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Concern's newest aid worker, Ennis man Colin Brennan

Ennis man becomes Concern’s newest aid worker

ENNIS man Colin Brennan has joined Ireland’s largest international aid agency to help people living in extreme poverty in Uganda.

The 30-year-old, from Woodhaven in Ennis, flew to the landlocked east African country earlier this month to begin a year’s work with Concern Worldwide.

He will be assisting Concern’s aid workers in the country’s poorest regions where they provide crucial health, water, sanitation, nutrition and education services to impoverished Ugandan people and to the thousands of refugees arriving from neighbouring war-torn South Sudan.

Colin said: “I’m excited to work with Concern, which is one of the great Irish NGOs with a great reputation worldwide. It is just a privilege to be working with them.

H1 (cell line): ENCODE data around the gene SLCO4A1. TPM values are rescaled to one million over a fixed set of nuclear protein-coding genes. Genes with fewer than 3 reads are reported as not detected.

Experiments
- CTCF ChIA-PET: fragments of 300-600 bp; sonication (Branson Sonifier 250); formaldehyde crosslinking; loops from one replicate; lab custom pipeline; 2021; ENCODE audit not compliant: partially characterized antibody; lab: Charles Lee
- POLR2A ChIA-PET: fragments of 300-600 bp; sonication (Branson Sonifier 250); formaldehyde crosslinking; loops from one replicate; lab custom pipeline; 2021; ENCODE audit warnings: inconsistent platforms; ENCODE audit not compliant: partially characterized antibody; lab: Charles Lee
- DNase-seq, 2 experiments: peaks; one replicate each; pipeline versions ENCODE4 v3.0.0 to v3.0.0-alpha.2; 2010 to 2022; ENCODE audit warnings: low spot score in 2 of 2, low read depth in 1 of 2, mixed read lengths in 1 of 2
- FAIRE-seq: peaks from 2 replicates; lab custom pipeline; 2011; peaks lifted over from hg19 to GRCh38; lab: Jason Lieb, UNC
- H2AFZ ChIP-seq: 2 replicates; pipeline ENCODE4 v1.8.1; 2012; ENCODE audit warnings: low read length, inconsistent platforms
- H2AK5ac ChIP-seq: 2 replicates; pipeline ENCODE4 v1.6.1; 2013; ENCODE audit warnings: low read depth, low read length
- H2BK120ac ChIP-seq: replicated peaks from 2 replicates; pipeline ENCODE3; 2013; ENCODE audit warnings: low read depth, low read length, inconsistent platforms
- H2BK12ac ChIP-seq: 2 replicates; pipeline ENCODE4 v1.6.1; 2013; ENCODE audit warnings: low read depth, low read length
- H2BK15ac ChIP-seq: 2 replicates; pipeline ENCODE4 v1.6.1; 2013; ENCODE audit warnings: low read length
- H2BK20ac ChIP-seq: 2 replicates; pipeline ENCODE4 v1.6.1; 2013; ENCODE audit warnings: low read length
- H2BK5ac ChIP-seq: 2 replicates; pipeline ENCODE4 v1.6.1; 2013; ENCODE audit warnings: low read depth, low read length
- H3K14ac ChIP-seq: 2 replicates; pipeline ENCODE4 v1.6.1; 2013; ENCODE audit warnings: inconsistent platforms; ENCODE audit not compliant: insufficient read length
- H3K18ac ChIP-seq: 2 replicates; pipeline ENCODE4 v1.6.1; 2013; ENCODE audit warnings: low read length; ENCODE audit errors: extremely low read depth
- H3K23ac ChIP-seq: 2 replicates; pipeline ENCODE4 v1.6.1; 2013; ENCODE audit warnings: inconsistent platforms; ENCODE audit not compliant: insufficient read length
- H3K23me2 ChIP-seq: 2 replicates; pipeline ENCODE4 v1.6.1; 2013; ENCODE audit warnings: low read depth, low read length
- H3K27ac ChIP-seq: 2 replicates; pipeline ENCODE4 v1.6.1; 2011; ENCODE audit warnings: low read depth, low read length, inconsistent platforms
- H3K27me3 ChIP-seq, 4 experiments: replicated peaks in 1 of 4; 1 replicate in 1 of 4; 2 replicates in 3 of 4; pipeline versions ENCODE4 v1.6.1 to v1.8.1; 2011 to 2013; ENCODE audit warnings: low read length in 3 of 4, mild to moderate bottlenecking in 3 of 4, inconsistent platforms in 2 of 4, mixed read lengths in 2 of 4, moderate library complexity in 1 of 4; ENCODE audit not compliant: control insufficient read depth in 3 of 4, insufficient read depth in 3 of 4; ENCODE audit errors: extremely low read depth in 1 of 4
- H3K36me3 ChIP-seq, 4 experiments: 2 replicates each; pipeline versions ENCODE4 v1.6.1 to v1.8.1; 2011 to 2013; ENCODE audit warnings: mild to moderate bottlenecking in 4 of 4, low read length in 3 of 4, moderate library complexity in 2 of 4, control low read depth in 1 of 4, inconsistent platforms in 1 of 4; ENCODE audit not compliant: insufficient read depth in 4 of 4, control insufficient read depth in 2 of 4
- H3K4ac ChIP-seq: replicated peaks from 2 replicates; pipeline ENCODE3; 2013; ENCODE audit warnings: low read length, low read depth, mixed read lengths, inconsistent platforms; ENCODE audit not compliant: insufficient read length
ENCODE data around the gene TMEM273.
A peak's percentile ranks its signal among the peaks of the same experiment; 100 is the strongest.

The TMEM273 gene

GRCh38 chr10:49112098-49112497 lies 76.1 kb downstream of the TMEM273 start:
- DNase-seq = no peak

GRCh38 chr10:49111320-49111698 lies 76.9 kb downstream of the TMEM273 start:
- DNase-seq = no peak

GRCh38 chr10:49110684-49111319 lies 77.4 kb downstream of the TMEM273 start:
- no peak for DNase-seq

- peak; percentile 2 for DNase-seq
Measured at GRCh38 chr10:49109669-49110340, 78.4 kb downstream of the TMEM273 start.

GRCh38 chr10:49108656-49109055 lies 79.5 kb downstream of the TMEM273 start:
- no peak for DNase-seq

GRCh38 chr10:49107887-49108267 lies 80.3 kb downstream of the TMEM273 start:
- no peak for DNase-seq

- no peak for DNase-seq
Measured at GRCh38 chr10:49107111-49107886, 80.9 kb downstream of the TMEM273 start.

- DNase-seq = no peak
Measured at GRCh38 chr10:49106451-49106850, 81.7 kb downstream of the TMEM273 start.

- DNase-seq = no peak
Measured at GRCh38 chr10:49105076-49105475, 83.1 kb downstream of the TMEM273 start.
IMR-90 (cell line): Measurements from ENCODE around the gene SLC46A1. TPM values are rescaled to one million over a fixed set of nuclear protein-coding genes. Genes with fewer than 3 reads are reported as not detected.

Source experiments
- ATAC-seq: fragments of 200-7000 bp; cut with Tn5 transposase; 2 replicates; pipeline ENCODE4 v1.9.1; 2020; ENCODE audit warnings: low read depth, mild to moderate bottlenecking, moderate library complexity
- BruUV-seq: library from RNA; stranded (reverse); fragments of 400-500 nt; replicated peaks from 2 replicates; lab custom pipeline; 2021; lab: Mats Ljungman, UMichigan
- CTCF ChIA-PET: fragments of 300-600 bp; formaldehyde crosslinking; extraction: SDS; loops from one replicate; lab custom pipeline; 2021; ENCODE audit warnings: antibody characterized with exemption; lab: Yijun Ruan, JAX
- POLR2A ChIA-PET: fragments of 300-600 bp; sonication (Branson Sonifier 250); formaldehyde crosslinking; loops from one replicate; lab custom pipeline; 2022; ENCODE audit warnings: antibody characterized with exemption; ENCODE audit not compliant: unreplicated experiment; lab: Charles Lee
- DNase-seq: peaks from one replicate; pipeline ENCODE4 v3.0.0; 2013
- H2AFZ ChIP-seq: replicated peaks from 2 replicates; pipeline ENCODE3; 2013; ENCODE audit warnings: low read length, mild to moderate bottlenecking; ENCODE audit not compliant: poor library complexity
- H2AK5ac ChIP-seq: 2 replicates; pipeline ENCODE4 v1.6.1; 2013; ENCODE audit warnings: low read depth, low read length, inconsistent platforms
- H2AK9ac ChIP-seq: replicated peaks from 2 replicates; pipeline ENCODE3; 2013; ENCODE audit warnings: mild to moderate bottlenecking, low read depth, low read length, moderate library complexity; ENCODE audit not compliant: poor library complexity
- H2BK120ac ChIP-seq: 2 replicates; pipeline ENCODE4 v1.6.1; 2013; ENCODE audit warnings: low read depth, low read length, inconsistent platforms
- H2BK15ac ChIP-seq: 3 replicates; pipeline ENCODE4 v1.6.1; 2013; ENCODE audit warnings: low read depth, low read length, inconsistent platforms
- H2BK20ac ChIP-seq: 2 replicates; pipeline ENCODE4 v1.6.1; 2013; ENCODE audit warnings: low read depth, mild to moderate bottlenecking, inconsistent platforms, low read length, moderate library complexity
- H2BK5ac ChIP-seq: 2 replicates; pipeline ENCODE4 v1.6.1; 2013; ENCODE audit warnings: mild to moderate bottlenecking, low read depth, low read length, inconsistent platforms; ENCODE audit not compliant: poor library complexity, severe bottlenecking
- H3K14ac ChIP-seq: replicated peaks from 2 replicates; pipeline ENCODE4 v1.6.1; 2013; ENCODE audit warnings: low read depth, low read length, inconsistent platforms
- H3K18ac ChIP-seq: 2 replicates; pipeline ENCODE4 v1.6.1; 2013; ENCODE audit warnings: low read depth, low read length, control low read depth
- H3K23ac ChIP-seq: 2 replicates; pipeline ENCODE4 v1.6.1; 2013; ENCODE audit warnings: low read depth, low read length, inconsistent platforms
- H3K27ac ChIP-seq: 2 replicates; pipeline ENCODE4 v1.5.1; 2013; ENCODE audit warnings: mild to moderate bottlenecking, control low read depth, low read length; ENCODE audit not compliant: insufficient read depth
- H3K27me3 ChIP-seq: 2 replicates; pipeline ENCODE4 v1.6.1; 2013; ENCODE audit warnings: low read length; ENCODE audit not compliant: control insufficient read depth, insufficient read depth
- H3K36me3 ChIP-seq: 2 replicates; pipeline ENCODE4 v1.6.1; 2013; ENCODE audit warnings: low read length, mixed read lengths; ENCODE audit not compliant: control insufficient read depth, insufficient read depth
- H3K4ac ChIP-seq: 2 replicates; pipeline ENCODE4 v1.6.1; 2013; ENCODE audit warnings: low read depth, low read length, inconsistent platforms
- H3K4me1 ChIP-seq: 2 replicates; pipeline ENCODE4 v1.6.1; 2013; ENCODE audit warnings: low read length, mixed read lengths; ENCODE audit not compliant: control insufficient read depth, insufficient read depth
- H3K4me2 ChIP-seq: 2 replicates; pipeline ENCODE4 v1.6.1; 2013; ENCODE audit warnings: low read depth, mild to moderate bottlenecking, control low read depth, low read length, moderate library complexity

“I always saw this as a fascinating way to work and as a way to give back. You are working in strange and sometimes extreme environments with an organisation that really does do good work in the developing world,” he said.

The new aid worker said it is his first time in Africa, but he previously did overseas work for around 18 months in Haiti with children’s charity Nos Petits Frères et Sœurs (NPFS), which is French for Our Little Brothers and Sisters.

He said: “It was a similar role in a healthcare and educational programme working predominantly with special needs children.

“I went to Haiti after I did my masters in international development at the University of Limerick and I’d previously done a lot of travelling around South America and Asia.

“I had been to Africa before this, but my aunt, Sister Mary Barry, was a nun there, who worked in Ethiopia, Kenya and Sudan so it has always been there in my family to work overseas.”

Colin, who also has a degree in property surveying and a qualification in aircraft mechanics, said he is “really looking forward” to his overseas adventure.

He will be doing a lot of work in Uganda’s Karamoja region where Concern Worldwide responded to the famine that hit there in the early 1980s before and returning again in 1990 in reaction to the HIV and AIDS pandemic.

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